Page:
Blake Snow

writer-for-hire, content guy, bestselling author

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My favorite saying of the year is empowering: “I won’t judge”

credit: last week tonight

credit: last week tonight

I believe final, condemning, or otherwise hasty judgment of others is like hatred. It is learned, immoral, and vile behavior that worsens with age and leads to unhappiness.

Obviously, we’re required to make mortal judgments on the accused if on jury duty. And we need to judge the fruits and motives of others to make important decisions in life, such as choosing friends, voting for government leaders, engaging in business transactions, shielding our children from danger, or marrying someone.

(Similarly, hatred of conditions—never people—can inspire action, but that’s another story).

While many of us struggle in making the above judgments, all of us suck when it comes to judging others out of misguided fear, selfishness, or an attempt to validate our lifestyle over another’s. It is this type of misjudgment that is so difficult to avoid.

Earlier this year, I learned a useful trick for combating this. Before leaving our old house for a new one, we were contractually obligated to complete a detailed cleaning. In our last week of unkempt occupancy, our super asked my wife to show the house on short notice. She was reluctant to accept given the boxes, clutter, and disgusting dust build-up on the windows and baseboards. “I won’t judge,” he gently reassured her. And he didn’t.

I was impressed by his example. Since then, I’ve told myself this whenever I’m tempted to label, convict, vilify, or prematurely judge someone without knowing all the facts, which is most of the time.

For instance, see that lady dressed like a floozy? “I won’t judge.” Remember that time so-and-so wronged me? “I won’t judge.” Did that person just intentionally cut me off? “I won’t judge.”

It’s nothing like the bottled combustion of “serenity now,” and everything like the confidence-boosting self pep talk. If the last nine months are any indication, I’m convinced this strategy works. The reason: reminding yourself not to wrongfully judge others inevitably leads to giving them the benefit of the doubt.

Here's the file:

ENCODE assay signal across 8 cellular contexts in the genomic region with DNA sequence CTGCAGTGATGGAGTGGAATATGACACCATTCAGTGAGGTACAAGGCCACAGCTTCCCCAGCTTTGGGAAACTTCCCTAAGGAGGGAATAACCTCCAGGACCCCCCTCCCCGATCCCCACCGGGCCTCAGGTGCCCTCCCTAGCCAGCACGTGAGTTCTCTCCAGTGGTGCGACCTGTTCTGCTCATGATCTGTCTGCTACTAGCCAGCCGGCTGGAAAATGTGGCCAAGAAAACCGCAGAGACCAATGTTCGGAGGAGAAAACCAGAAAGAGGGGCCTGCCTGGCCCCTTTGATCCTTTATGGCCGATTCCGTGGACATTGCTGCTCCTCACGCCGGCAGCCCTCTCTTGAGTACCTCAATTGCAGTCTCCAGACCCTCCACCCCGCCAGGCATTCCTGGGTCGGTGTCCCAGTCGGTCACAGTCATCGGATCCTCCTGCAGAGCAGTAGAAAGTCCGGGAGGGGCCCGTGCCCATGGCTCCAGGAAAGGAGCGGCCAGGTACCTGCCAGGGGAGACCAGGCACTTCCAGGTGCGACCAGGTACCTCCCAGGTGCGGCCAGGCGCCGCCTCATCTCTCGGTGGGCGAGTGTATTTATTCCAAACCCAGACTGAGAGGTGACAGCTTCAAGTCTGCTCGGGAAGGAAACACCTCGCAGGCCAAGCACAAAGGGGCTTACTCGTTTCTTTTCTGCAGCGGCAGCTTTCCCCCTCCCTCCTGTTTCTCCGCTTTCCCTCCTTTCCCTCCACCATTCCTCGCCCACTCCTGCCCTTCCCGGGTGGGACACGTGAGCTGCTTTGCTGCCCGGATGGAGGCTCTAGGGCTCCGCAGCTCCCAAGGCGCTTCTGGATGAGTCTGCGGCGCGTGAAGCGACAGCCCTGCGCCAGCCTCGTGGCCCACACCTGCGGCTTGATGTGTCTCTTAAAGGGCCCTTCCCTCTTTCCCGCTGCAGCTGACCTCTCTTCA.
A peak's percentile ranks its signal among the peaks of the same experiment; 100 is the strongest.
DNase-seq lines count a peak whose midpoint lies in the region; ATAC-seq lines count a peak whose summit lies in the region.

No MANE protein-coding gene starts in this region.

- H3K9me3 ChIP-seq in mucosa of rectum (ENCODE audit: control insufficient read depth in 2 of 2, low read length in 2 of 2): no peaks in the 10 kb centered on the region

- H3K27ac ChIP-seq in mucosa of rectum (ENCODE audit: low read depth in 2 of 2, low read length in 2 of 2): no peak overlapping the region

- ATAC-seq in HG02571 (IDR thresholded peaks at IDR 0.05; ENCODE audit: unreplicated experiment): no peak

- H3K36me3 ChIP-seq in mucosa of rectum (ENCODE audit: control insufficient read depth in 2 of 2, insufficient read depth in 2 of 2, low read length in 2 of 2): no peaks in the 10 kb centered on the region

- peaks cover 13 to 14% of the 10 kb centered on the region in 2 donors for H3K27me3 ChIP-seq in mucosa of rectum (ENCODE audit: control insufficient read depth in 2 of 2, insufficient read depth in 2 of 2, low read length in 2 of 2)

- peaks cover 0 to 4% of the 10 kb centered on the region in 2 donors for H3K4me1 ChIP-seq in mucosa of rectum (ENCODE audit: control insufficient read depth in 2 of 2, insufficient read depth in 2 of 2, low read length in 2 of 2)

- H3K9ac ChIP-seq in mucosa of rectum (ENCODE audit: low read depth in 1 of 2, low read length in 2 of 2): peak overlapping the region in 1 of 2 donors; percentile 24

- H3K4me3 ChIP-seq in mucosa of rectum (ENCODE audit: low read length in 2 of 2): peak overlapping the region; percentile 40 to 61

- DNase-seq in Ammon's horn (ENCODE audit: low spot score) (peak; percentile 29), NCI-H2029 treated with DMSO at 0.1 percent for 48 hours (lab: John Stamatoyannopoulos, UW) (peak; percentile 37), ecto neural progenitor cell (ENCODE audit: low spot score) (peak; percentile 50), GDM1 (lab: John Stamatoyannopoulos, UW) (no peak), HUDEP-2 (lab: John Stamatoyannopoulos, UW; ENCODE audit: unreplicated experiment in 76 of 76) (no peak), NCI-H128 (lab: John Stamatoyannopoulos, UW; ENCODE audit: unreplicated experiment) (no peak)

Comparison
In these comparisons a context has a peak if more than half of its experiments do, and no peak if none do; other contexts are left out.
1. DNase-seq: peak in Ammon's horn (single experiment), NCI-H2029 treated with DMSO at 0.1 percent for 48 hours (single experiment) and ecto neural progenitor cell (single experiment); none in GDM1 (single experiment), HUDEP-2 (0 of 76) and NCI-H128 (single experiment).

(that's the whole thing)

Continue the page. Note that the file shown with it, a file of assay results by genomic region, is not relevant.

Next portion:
For instance, “Maybe she’s only received negative physical attention. I won’t judge.” Or “Maybe they’re really unhappy or not themselves right now. I won’t judge.” Or “Maybe they’re having a bad day/week/year or didn’t mean it. I won’t judge.”

Or like my loving uncle recently told me after losing a son, “Maybe his abuser was also abused as a boy. I won’t judge.”

That’s an even more powerful example of not condemning someone, which is easy to do as we attempt to cope with unthinkable heartache and distinguish the gray in life from artificial blacks and whites. You see, starting with “I won’t judge” enables us to judge someone’s situation rather than the person themselves, their overall value as a human being, or where they might end up in the afterlife. It encourages us not to define someone’s life on a fleeting, usually impermenent act.

This isn’t to say we should always interact with negative, sick, or toxic people. But we can strive to understand them. And we don’t have to denounce them as this, that, or the other in choosing not to communicate with them. We can simply chalk it up to an incompatibility, vulnerability, or disagreement—not necessarily a right or wrong choice.

For me, saying “I won’t judge” has helped me recognize this year that humans do inexplicable, unintentional, inconsiderate, or otherwise bad things—sometimes very bad things—but they themselves don’t have to be wholesale damaged goods. As I’ve said before, “I believe people are inherently good. And if you disagree, you’re wrong.”

That last part is tongue in cheek, of course. If you do feel that way, perhaps you’ve been so wronged lately that you’ve lost your ability to trust. I can respect that. But I also hope that if you do believe that, you’ll someday ask yourself if that belief has served you well. If the answer is no, I hope you’ll restore your faith in humanity again like you did as a child.

Originally published in winter 2014